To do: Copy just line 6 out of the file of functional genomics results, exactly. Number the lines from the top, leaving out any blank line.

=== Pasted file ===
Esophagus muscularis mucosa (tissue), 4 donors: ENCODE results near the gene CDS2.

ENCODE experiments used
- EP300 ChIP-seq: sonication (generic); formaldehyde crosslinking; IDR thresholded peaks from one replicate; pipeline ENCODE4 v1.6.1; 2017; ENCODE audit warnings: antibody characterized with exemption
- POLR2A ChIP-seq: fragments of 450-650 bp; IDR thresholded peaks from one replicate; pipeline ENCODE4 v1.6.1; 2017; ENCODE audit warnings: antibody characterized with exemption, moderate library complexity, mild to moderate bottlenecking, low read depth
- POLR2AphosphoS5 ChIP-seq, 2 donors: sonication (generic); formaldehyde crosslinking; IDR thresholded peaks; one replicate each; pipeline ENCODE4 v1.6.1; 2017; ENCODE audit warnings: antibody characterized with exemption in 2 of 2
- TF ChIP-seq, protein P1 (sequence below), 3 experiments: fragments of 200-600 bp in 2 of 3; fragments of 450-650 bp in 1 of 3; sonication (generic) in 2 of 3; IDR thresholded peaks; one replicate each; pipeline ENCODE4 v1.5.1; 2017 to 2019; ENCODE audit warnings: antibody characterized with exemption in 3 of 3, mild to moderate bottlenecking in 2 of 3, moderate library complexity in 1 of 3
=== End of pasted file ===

- TF ChIP-seq, protein P1 (sequence below), 3 experiments: fragments of 200-600 bp in 2 of 3; fragments of 450-650 bp in 1 of 3; sonication (generic) in 2 of 3; IDR thresholded peaks; one replicate each; pipeline ENCODE4 v1.5.1; 2017 to 2019; ENCODE audit warnings: antibody characterized with exemption in 3 of 3, mild to moderate bottlenecking in 2 of 3, moderate library complexity in 1 of 3